Blogger’s note: The following passage is the from my manuscript of Summer in the Waiting Room: How Faith, Family, and Friends Saved My Life. This is the 2nd excerpt from Chapter 2: “Sandra Peralta.” I will post weekly excerpts every Wednesday morning. To read previous installments, go to the Categories link and click on “Summer in the Waiting Room.”
A couple of months after the garage encounter, I was hitting the town with a couple of old high school friends barhopping when I suggested we stop at the wedding of my friend Will Medina’s sister. Will and I knew each other from the Kinney Shoe store where he worked in the stock room. Like me, he grew up in east San Jose, but in a different neighborhood. He was, and still is, always well-dressed with neatly pressed clothes and perfectly combed hair, and he’s honest and hardworking. If dictionaries had the phrase “a good man” in their pages, there is no doubt in my mind that Will Medina’s photo would sit right next to the definition.
Will and I got to know each other better after I left my job at Kinney Shoes, and became fast friends playing recreational league basketball and softball together, and carousing around town. On that summer night in 1985, his girlfriend and future wife, Juanita Navarro, was with him at his sister’s wedding. Juanita is an intelligent, caring, and faithful woman who has shared her life with Will and their two children. She also happened to be, and still is, Sandra’s best friend.
When I walked into the reception hall wearing a dark suit and tie, looking for Will and acting like I owned the place, I instantly saw Sandra sitting with Juanita and her family. She was radiant wearing a navy blue pencil skirt and starched white blouse, and she smiled demurely when our eyes made contact. Up to this point, Sandra and I agree on how the events unfolded, it’s the next few minutes where we have vastly different perspectives.
I remember walking to Sandra and respectfully asking her to dance; she insists that I waved from across the room and pointed to the dance floor as to say, “Meet me there.” We are the only witnesses to the disputed incident so I’m sure the whole episode will go with us to our respective graves. Nevertheless, we danced. As I escorted her back to her chair, I reminded her that I was the guy who ran from Welch Park across the street to her house mistaking her for someone else.
When told her how I wanted to ask her for her telephone number, but I couldn’t say anything because her beauty left me speechless, she looked at me skeptically, with a slight roll of her eyes, but asked me to sit down anyway. We danced a few more times and spent the evening chatting. When my friends began pestering me to leave the wedding for another party, Sandra gave me her telephone number and I vanished into the night.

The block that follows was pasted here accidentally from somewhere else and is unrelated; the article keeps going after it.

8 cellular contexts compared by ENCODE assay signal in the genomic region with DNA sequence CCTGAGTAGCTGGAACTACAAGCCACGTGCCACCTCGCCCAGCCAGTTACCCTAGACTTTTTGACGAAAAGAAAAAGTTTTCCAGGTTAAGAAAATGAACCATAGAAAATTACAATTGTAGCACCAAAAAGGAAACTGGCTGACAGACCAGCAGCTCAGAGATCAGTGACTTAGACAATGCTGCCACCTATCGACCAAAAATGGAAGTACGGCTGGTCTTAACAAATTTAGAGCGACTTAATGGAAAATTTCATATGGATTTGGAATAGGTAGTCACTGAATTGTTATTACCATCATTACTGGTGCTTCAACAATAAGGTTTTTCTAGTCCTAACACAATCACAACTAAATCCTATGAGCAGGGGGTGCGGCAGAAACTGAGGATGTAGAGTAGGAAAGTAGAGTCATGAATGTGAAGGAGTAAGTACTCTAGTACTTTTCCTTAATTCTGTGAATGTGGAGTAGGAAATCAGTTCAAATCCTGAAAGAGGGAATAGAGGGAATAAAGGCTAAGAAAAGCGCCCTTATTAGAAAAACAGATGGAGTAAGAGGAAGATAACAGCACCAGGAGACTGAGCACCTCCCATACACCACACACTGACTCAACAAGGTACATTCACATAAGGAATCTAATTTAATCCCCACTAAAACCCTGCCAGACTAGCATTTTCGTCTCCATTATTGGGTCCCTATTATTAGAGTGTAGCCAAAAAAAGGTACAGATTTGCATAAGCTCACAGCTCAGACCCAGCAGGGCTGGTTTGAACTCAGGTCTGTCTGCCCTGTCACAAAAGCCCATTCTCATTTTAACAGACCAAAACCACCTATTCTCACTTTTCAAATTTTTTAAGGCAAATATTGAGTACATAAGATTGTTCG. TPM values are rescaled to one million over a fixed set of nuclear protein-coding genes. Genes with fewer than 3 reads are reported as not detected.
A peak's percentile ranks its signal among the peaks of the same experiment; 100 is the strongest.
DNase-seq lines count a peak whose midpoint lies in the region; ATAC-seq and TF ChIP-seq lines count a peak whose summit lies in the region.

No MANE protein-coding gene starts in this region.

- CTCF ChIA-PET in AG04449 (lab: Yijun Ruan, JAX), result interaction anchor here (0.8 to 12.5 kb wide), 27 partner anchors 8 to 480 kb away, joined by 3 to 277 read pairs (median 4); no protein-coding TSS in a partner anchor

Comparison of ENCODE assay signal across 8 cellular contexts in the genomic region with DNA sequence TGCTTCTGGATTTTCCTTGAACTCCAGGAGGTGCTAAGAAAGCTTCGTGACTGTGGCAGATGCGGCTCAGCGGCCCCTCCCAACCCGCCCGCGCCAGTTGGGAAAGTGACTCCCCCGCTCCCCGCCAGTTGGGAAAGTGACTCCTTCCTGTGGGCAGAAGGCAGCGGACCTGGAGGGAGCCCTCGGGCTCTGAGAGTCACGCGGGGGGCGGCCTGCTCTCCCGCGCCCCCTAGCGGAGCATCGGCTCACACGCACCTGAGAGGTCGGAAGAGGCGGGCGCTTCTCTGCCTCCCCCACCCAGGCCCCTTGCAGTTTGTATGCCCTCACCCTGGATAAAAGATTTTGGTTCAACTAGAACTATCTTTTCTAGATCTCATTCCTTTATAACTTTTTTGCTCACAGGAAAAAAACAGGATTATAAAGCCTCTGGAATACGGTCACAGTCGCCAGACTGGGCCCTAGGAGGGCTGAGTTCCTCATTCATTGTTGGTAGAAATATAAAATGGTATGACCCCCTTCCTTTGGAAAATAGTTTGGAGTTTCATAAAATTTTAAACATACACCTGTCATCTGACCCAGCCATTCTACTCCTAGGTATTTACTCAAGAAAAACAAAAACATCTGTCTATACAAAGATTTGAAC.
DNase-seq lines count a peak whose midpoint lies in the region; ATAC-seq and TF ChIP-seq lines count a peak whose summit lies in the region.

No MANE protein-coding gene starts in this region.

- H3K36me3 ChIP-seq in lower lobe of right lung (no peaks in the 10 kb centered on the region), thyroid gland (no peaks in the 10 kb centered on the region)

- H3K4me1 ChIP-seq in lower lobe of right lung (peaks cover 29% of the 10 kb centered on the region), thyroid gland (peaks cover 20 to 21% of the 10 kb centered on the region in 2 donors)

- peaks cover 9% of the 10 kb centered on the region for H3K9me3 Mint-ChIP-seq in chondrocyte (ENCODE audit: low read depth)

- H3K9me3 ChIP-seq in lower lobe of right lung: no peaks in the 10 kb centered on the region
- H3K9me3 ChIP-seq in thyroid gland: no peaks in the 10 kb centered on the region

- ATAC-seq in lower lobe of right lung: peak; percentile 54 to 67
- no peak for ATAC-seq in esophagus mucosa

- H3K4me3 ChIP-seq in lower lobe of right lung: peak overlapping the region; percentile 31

A week later, we were out on our first date. I was nervous and excited as I was getting ready for the evening. I had planned to take her to the movies and then for a quick bite at Mark’s Hot Dogs, the best place on the east side to go for a food nightcap. When I arrived at her house, I walked into the living room so Sandra could introduce me to her parents. Sandra looked so beautiful in pink and white striped pants and a pink blouse that I couldn’t stop looking at her; consequently I don’t remember any interaction with her parents or anyone else that may have been in the living room.
As we drove to the Century Theaters on the west side of town to see the hit movie “St. Elmo’s Fire,” Sandra and I talked and laughed, and I quickly became enchanted by this smart, funny, and attractive woman. Other than being uncomfortable with a couple of racy scenes in the movie, our first date was going well as we arrived at Mark’s Hot Dogs. Mark’s is an art deco hot-dog stand built in 1936 in the shape of an orange that remains an east side institution and official city landmark to this day.
When I was a kid, my parents would usually stop at Mark’s for a midnight snack after a night out and bring a few dogs home for us, boiled to crunchy perfection in a steamed bun and garnished with mustard, relish, onions, and tomatoes. My little sister Sisi and I would tear open the plain brown paper bag that held the gastronomic wonders and crunch away with delight. Sandra had never been to Mark’s, so I was feeling pretty good about introducing her to something new.
As we talked and laughed some more, she suddenly became quiet, then confided in me that she had dated a friend of mine in the past. She had seen us talking and joking with each other at the wedding. I admired her honesty, but I was in no mood to start a new relationship fraught with potential challenges. I quickly finished my dog, drove Sandra home, and told her that I would probably not call her again. She looked me in the eye and said a matter-of-factly, “Don’t call me then,” and casually walked into her house. I called her the next day.
Next Wednesday: The chase is on!